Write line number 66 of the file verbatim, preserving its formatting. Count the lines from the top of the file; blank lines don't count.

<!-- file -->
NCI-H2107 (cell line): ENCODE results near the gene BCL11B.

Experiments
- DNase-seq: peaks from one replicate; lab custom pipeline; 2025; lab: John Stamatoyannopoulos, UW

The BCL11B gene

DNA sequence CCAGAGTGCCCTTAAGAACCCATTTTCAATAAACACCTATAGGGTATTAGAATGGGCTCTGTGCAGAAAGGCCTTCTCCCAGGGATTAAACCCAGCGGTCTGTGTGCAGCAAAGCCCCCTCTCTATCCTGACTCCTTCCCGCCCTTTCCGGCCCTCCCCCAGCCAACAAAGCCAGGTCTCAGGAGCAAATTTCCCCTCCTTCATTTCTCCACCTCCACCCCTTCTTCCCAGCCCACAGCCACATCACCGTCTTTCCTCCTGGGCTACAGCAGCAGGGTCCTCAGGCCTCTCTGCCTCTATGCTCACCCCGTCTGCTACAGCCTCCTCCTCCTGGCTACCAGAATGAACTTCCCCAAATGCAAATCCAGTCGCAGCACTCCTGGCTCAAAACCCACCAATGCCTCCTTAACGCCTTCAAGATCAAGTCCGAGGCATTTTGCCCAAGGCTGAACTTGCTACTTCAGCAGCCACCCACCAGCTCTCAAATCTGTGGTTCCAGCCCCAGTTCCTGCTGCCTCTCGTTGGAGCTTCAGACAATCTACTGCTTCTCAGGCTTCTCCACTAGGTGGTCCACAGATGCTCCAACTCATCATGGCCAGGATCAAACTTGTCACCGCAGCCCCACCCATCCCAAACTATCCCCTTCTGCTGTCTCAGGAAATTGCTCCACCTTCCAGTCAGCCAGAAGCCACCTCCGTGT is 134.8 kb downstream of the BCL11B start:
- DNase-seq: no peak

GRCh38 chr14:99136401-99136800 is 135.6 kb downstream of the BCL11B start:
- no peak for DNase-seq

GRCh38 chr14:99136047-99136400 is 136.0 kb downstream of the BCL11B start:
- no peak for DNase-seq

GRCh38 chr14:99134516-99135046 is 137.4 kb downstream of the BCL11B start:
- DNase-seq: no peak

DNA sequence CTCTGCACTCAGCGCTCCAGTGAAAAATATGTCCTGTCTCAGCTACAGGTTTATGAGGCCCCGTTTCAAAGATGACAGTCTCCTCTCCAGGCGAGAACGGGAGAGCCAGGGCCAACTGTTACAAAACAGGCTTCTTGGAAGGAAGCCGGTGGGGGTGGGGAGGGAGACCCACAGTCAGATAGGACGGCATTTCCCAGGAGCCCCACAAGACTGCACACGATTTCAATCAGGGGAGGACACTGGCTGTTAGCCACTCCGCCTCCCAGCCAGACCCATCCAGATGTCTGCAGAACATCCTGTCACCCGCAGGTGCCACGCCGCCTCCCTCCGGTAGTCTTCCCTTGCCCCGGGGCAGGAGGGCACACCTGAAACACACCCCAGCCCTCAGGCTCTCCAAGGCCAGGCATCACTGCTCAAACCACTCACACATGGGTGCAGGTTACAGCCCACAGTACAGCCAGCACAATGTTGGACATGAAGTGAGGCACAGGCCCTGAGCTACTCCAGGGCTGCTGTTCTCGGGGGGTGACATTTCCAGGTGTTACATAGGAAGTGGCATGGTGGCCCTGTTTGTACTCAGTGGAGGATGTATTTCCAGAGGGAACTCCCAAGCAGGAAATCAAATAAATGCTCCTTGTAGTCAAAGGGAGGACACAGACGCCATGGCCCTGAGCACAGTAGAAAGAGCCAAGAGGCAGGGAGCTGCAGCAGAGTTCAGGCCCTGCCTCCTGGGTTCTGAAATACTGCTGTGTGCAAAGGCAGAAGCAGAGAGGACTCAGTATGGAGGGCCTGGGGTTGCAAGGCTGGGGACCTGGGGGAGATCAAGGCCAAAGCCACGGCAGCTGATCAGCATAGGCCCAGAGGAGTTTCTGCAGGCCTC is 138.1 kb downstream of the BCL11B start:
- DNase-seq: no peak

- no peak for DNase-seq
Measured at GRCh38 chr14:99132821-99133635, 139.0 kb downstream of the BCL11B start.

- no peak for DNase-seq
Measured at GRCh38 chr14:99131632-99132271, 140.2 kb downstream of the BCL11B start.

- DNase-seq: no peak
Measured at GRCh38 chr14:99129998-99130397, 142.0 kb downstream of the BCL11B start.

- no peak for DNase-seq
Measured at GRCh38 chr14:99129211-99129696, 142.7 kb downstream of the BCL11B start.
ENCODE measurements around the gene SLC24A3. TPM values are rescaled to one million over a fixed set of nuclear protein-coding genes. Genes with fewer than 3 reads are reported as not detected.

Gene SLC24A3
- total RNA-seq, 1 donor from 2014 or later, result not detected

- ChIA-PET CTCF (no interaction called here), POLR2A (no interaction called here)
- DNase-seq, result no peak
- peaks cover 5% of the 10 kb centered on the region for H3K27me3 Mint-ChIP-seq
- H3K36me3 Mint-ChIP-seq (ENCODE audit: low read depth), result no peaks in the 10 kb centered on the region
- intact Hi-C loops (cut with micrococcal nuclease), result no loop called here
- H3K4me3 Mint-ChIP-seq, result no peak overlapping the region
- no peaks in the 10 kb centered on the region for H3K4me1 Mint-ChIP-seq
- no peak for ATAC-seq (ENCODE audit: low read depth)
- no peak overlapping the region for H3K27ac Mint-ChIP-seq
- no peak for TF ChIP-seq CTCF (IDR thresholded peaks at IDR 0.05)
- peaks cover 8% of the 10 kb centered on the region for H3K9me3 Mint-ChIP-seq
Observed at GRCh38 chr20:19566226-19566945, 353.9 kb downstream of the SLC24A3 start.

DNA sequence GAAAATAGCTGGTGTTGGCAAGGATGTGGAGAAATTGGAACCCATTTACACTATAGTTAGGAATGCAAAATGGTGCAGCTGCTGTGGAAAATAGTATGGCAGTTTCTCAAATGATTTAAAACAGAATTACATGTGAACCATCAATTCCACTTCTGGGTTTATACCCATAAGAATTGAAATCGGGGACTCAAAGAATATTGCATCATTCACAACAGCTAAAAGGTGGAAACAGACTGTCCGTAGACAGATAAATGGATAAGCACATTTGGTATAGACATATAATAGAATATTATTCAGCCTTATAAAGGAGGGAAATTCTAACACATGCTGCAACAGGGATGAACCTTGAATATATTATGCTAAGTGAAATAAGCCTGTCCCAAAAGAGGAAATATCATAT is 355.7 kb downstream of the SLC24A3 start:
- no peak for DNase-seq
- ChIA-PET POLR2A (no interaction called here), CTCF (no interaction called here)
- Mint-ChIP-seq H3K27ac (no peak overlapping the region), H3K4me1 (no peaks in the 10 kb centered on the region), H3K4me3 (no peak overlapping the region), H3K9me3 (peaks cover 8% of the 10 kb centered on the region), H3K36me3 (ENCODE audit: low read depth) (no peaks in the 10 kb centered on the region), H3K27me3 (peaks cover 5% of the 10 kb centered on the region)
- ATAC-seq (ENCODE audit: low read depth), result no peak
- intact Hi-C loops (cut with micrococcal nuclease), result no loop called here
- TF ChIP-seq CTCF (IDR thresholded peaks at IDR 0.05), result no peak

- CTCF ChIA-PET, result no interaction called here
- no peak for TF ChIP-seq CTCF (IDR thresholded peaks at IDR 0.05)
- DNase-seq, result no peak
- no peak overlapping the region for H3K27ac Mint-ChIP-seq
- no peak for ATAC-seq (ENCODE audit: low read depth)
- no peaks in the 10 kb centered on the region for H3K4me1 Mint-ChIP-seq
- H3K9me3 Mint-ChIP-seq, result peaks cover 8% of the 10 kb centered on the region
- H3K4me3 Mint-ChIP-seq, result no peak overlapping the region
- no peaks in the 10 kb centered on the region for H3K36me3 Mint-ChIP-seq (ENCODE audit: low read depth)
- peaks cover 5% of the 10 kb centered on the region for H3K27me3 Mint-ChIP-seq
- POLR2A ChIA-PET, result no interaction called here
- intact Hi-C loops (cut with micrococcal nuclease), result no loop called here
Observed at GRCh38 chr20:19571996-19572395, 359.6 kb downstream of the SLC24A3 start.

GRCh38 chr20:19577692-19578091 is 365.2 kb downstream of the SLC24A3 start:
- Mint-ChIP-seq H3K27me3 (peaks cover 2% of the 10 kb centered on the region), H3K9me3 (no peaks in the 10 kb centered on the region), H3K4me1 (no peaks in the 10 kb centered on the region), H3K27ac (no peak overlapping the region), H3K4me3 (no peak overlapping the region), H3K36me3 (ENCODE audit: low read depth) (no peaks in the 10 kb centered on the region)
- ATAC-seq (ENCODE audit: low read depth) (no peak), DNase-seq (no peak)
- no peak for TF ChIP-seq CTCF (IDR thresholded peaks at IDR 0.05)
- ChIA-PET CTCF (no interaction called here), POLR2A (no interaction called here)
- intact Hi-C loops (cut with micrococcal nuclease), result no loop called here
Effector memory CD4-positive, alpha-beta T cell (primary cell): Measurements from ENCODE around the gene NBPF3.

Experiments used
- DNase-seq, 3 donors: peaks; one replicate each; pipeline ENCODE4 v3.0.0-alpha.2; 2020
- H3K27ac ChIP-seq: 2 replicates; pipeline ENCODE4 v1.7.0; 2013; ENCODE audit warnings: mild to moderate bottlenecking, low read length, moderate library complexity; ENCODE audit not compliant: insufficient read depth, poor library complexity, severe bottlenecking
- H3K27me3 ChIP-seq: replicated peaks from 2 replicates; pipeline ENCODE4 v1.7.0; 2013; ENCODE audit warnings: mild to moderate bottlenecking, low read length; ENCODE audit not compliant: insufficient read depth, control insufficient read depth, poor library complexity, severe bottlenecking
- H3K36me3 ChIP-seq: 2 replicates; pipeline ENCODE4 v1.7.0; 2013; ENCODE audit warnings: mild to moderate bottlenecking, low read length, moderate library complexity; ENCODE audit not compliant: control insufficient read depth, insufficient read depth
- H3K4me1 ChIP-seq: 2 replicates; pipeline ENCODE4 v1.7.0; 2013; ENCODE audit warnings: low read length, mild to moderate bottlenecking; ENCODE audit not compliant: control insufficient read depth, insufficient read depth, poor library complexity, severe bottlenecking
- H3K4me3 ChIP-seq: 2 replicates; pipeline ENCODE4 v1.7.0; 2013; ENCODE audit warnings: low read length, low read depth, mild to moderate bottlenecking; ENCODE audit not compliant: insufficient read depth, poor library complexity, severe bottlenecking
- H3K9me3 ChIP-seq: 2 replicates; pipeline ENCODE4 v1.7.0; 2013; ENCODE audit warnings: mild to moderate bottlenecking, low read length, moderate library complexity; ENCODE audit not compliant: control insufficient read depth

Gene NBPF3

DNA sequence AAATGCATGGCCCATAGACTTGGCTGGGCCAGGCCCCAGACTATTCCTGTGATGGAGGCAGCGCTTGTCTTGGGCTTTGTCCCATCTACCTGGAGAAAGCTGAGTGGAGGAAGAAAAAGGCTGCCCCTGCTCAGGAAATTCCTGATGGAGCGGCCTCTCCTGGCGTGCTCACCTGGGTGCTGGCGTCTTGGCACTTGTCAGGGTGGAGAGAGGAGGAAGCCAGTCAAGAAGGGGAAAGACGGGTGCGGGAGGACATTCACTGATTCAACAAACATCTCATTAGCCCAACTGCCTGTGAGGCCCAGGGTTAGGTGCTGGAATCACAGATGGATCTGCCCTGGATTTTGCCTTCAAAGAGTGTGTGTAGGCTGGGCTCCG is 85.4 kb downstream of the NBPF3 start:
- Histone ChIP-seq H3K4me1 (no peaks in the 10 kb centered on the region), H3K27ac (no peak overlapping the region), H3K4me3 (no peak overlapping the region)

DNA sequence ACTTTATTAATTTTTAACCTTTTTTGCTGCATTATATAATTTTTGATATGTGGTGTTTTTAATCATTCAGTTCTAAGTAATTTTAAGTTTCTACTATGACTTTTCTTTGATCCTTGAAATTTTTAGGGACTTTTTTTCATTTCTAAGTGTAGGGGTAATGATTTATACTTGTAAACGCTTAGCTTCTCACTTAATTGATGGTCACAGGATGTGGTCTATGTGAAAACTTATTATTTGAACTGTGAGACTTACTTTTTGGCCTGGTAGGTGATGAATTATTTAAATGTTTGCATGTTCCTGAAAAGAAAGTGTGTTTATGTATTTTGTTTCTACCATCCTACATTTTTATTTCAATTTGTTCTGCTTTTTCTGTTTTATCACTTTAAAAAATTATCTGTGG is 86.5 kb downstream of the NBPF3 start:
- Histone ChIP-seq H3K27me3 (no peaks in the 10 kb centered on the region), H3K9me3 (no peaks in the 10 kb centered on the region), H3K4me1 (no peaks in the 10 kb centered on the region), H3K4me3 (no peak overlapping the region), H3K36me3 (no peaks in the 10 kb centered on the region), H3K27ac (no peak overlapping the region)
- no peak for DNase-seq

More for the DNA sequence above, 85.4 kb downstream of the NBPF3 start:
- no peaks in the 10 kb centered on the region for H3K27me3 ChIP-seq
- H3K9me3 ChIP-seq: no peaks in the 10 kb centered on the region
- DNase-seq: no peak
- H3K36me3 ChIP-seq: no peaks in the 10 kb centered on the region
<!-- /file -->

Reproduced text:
- DNase-seq, 3 donors: peaks; one replicate each; pipeline ENCODE4 v3.0.0-alpha.2; 2020